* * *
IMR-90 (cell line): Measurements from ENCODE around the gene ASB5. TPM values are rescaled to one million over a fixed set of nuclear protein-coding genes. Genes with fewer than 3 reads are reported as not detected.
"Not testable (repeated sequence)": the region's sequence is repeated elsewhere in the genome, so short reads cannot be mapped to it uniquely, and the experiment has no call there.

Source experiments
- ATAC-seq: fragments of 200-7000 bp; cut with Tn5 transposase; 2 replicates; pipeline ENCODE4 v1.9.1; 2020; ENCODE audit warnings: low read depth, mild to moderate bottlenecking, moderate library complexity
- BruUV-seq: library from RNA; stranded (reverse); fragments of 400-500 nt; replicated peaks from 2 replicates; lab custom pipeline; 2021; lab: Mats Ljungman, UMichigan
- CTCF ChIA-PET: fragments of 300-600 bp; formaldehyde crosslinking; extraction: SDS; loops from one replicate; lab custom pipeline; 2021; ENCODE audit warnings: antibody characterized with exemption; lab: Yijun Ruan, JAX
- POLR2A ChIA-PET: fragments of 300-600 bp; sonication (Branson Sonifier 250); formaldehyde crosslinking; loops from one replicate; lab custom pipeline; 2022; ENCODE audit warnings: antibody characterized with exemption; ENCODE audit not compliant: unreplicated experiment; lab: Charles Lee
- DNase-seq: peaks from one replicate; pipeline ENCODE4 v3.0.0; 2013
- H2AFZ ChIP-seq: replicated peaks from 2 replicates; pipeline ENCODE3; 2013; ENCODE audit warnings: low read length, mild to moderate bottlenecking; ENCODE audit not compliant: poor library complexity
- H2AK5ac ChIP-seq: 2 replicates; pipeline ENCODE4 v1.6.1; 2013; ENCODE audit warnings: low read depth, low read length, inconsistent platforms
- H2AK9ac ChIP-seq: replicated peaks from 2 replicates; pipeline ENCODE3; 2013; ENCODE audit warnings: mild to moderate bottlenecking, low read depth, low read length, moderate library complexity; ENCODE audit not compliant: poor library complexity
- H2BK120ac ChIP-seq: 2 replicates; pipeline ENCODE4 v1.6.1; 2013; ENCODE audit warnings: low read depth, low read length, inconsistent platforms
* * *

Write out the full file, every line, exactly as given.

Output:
IMR-90 (cell line): Measurements from ENCODE around the gene ASB5. TPM values are rescaled to one million over a fixed set of nuclear protein-coding genes. Genes with fewer than 3 reads are reported as not detected.
"Not testable (repeated sequence)": the region's sequence is repeated elsewhere in the genome, so short reads cannot be mapped to it uniquely, and the experiment has no call there.

Source experiments
- ATAC-seq: fragments of 200-7000 bp; cut with Tn5 transposase; 2 replicates; pipeline ENCODE4 v1.9.1; 2020; ENCODE audit warnings: low read depth, mild to moderate bottlenecking, moderate library complexity
- BruUV-seq: library from RNA; stranded (reverse); fragments of 400-500 nt; replicated peaks from 2 replicates; lab custom pipeline; 2021; lab: Mats Ljungman, UMichigan
- CTCF ChIA-PET: fragments of 300-600 bp; formaldehyde crosslinking; extraction: SDS; loops from one replicate; lab custom pipeline; 2021; ENCODE audit warnings: antibody characterized with exemption; lab: Yijun Ruan, JAX
- POLR2A ChIA-PET: fragments of 300-600 bp; sonication (Branson Sonifier 250); formaldehyde crosslinking; loops from one replicate; lab custom pipeline; 2022; ENCODE audit warnings: antibody characterized with exemption; ENCODE audit not compliant: unreplicated experiment; lab: Charles Lee
- DNase-seq: peaks from one replicate; pipeline ENCODE4 v3.0.0; 2013
- H2AFZ ChIP-seq: replicated peaks from 2 replicates; pipeline ENCODE3; 2013; ENCODE audit warnings: low read length, mild to moderate bottlenecking; ENCODE audit not compliant: poor library complexity
- H2AK5ac ChIP-seq: 2 replicates; pipeline ENCODE4 v1.6.1; 2013; ENCODE audit warnings: low read depth, low read length, inconsistent platforms
- H2AK9ac ChIP-seq: replicated peaks from 2 replicates; pipeline ENCODE3; 2013; ENCODE audit warnings: mild to moderate bottlenecking, low read depth, low read length, moderate library complexity; ENCODE audit not compliant: poor library complexity
- H2BK120ac ChIP-seq: 2 replicates; pipeline ENCODE4 v1.6.1; 2013; ENCODE audit warnings: low read depth, low read length, inconsistent platforms